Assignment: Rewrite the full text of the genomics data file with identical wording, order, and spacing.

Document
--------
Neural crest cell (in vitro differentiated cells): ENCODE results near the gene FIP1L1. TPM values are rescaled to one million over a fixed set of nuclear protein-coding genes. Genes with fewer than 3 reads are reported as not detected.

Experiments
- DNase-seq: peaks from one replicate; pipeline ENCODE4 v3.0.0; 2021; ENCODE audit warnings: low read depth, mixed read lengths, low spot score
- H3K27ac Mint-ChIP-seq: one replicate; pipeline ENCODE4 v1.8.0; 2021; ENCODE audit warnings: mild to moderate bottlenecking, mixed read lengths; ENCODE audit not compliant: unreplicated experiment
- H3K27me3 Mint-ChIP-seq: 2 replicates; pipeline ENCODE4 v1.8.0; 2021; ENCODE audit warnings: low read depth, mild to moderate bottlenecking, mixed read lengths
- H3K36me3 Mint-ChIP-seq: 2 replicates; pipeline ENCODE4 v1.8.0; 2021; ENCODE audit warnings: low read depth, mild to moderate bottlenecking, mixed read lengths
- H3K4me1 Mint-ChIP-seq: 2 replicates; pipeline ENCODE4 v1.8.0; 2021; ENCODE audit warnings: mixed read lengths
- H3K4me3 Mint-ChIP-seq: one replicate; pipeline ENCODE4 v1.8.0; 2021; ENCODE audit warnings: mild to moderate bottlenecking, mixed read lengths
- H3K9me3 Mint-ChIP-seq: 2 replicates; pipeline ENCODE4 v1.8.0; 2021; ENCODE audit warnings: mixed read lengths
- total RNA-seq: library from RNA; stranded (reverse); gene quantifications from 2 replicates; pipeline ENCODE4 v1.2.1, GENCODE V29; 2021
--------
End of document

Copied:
Neural crest cell (in vitro differentiated cells): ENCODE results near the gene FIP1L1. TPM values are rescaled to one million over a fixed set of nuclear protein-coding genes. Genes with fewer than 3 reads are reported as not detected.

Experiments
- DNase-seq: peaks from one replicate; pipeline ENCODE4 v3.0.0; 2021; ENCODE audit warnings: low read depth, mixed read lengths, low spot score
- H3K27ac Mint-ChIP-seq: one replicate; pipeline ENCODE4 v1.8.0; 2021; ENCODE audit warnings: mild to moderate bottlenecking, mixed read lengths; ENCODE audit not compliant: unreplicated experiment
- H3K27me3 Mint-ChIP-seq: 2 replicates; pipeline ENCODE4 v1.8.0; 2021; ENCODE audit warnings: low read depth, mild to moderate bottlenecking, mixed read lengths
- H3K36me3 Mint-ChIP-seq: 2 replicates; pipeline ENCODE4 v1.8.0; 2021; ENCODE audit warnings: low read depth, mild to moderate bottlenecking, mixed read lengths
- H3K4me1 Mint-ChIP-seq: 2 replicates; pipeline ENCODE4 v1.8.0; 2021; ENCODE audit warnings: mixed read lengths
- H3K4me3 Mint-ChIP-seq: one replicate; pipeline ENCODE4 v1.8.0; 2021; ENCODE audit warnings: mild to moderate bottlenecking, mixed read lengths
- H3K9me3 Mint-ChIP-seq: 2 replicates; pipeline ENCODE4 v1.8.0; 2021; ENCODE audit warnings: mixed read lengths
- total RNA-seq: library from RNA; stranded (reverse); gene quantifications from 2 replicates; pipeline ENCODE4 v1.2.1, GENCODE V29; 2021